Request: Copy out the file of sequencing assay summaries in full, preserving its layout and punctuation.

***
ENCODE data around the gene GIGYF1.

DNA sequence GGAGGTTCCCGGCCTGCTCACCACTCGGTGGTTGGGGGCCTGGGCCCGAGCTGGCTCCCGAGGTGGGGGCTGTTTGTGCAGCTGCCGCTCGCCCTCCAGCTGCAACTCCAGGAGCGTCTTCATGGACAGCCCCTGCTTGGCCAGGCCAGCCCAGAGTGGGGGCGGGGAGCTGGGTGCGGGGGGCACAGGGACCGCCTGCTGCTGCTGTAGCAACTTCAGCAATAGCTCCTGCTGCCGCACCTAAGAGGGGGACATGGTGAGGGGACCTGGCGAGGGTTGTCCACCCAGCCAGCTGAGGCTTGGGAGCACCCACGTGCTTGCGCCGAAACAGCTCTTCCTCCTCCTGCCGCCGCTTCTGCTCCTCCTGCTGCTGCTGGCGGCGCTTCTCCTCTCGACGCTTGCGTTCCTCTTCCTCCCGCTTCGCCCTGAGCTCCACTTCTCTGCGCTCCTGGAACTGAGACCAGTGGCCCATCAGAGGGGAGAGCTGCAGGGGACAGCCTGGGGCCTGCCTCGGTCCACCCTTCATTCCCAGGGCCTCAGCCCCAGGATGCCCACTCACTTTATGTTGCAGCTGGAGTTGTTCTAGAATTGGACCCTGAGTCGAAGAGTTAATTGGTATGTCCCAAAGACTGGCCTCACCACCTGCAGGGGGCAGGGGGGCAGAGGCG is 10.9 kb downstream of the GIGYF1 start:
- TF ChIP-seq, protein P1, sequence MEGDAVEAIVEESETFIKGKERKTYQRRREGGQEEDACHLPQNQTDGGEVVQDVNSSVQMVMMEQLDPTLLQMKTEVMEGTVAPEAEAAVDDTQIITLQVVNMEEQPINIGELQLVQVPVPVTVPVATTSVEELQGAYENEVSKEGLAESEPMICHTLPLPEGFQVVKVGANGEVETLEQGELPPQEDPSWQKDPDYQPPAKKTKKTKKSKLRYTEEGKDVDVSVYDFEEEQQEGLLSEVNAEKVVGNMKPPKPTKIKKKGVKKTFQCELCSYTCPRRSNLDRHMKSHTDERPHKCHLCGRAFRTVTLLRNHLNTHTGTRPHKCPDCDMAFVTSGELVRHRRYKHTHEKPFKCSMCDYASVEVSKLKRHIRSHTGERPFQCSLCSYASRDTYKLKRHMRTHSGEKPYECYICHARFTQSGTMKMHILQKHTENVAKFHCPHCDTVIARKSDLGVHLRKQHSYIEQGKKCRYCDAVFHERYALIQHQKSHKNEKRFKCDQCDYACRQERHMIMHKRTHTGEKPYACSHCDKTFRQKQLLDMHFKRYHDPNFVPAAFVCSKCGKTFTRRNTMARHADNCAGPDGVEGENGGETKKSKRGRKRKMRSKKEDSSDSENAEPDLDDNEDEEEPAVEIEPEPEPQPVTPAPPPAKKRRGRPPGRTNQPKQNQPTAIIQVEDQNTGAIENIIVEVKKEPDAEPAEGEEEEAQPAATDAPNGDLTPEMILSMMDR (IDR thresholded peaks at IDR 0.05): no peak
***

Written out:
ENCODE data around the gene GIGYF1.

DNA sequence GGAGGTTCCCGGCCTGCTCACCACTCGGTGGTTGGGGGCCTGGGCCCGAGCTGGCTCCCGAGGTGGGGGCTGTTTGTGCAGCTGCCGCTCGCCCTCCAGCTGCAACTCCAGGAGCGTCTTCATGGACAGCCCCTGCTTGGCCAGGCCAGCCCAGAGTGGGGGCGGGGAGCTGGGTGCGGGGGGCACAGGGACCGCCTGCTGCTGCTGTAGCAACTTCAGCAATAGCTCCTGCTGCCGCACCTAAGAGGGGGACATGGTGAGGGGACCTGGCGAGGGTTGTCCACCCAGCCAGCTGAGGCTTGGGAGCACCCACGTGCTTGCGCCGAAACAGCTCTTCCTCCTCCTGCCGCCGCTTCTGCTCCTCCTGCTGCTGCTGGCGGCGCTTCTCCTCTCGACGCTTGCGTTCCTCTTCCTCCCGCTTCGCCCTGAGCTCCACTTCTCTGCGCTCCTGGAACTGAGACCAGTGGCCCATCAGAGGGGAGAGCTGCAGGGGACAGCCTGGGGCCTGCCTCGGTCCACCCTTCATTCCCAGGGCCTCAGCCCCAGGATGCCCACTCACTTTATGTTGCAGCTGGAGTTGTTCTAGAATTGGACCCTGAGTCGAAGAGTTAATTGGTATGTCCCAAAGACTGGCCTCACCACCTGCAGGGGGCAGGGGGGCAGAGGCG is 10.9 kb downstream of the GIGYF1 start:
- TF ChIP-seq, protein P1, sequence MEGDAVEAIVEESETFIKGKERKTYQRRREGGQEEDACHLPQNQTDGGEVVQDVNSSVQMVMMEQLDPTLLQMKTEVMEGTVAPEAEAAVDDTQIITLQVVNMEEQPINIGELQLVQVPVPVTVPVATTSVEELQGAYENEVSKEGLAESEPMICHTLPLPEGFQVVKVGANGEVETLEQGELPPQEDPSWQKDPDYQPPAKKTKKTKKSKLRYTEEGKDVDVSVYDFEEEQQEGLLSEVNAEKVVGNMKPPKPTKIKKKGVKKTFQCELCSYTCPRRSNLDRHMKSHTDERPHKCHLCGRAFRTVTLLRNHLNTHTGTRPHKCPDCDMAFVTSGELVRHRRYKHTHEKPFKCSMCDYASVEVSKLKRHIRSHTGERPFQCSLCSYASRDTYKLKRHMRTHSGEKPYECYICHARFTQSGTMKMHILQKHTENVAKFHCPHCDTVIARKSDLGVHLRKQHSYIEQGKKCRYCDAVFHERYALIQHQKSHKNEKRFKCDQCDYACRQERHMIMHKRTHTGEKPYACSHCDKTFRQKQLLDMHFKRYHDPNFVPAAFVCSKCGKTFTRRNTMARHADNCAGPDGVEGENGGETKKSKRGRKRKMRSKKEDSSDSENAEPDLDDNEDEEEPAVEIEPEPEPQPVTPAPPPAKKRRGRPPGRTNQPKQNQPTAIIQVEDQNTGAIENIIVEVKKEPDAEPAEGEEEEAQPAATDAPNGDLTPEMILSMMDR (IDR thresholded peaks at IDR 0.05): no peak